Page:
Happily entangled: prediction, emotion, and the embodied mind

A Correction to this article was published on 20 June 2019

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Abstract

Recent work in cognitive and computational neuroscience depicts the human cortex as a multi-level prediction engine. This ‘predictive processing’ framework shows great promise as a means of both understanding and integrating the core information processing strategies underlying perception, reasoning, and action. But how, if at all, do emotions and sub-cortical contributions fit into this emerging picture? The fit, we shall argue, is both profound and potentially transformative. In the picture we develop, online cognitive function cannot be assigned to either the cortical or the sub-cortical component, but instead emerges from their tight co-ordination. This tight co-ordination involves processes of continuous reciprocal causation that weave together bodily information and ‘top-down’ predictions, generating a unified sense of what’s out there and why it matters. The upshot is a more truly ‘embodied’ vision of the predictive brain in action.

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  • 20 June 2019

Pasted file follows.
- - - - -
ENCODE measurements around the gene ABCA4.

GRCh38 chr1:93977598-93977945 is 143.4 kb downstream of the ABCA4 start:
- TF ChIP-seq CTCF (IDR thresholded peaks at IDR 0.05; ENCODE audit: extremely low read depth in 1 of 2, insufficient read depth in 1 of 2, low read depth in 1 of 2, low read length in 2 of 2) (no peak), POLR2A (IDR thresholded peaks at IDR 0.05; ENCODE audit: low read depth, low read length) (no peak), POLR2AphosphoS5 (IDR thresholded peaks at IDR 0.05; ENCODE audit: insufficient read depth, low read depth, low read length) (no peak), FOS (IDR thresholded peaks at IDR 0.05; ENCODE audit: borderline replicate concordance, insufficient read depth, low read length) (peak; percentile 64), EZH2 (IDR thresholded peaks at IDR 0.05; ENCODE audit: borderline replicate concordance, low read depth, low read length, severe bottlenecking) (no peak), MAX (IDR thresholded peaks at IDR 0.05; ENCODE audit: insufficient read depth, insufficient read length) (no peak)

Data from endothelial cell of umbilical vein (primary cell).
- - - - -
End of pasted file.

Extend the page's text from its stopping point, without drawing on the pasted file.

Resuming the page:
In the original publication, funding information was missing: Andy Clark was supported by ERC Advanced Grant 692739 (XSPECT���Expecting Ourselves���Embodied Prediction and the Construction of Conscious Experience).

Notes

  1. 1.

    There is a large and growing literature here. Good places to start include Friston (2005, 2010), Clark (2013), Hohwy (2013) and Clark (2016).

  2. 2.

    For this usage, see Clark (2013).

  3. 3.

    This helps make sense of recent work showing that top-down effects (expectation and context) impact processing even in early visual processing areas such as V1—see Petro et al. (2014) and Petro and Muckli (2016). Recent work in cognitive neuroscience has begun to suggest some of the detailed ways in which biological brains might implement such multi-level prediction machines—see Bastos et al. (2012).

  4. 4.

    See Clark (2014, chapter 7).

  5. 5.

    A driver is traditionally distinguished from a modulator. Drivers, as the name suggests, are seen as primary transmitters of information whereas modulators alter the impact of that information. Driver inputs to a thalamic relay are thus diagnostic of the function of that relay, whereas modulator inputs are not—see Sherman and Guillery (2011). Within PP, precision-weighting acts a kind of universal modulator.

  6. 6.

    This is a contemporary version of the profoundly ‘motocentric’ vision of the brain suggested in the classic work by Churchland et al. (1994).

  7. 7.

    Such a perceptual realm is constructed in a fashion that is deeply ‘narcissistic’ in exactly the sense of Akins (2006).

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Miller, M., Clark, A. Happily entangled: prediction, emotion, and the embodied mind. Synthese 195, 2559–2575 (2018). https://doi.org/10.1007/s11229-017-1399-7

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Keywords

  • Predictive processing
  • Affective neuroscience
  • Embodied mind
  • Affordance competition
  • Pulvinar